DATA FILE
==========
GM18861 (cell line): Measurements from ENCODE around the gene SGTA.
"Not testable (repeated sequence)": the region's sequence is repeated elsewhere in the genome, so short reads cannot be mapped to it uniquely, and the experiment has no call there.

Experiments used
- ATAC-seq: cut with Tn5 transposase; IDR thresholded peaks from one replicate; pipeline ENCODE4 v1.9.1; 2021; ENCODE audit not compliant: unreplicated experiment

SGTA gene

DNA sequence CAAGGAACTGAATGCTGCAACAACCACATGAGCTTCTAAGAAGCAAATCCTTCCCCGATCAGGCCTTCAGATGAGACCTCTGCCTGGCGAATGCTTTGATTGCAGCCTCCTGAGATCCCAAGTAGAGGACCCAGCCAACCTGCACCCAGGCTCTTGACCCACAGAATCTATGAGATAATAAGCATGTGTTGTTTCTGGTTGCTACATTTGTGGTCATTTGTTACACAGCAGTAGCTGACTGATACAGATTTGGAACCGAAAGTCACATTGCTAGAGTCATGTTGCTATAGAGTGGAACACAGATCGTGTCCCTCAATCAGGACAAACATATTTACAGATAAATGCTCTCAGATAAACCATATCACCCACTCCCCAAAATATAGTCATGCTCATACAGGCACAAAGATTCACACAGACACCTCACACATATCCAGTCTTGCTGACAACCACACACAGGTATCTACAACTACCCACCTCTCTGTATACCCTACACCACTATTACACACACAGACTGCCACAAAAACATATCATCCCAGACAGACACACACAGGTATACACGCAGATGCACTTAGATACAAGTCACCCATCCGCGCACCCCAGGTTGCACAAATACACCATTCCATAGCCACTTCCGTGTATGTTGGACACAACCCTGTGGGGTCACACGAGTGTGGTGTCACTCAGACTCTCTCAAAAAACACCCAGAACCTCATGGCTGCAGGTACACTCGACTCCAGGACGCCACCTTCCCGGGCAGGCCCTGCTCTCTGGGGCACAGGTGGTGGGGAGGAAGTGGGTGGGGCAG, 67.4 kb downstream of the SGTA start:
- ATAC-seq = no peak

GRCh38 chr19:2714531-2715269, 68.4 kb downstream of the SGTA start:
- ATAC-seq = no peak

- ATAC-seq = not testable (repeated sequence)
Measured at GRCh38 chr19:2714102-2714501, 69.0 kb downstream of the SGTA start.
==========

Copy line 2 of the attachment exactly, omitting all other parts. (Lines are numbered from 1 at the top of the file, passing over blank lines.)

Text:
"Not testable (repeated sequence)": the region's sequence is repeated elsewhere in the genome, so short reads cannot be mapped to it uniquely, and the experiment has no call there.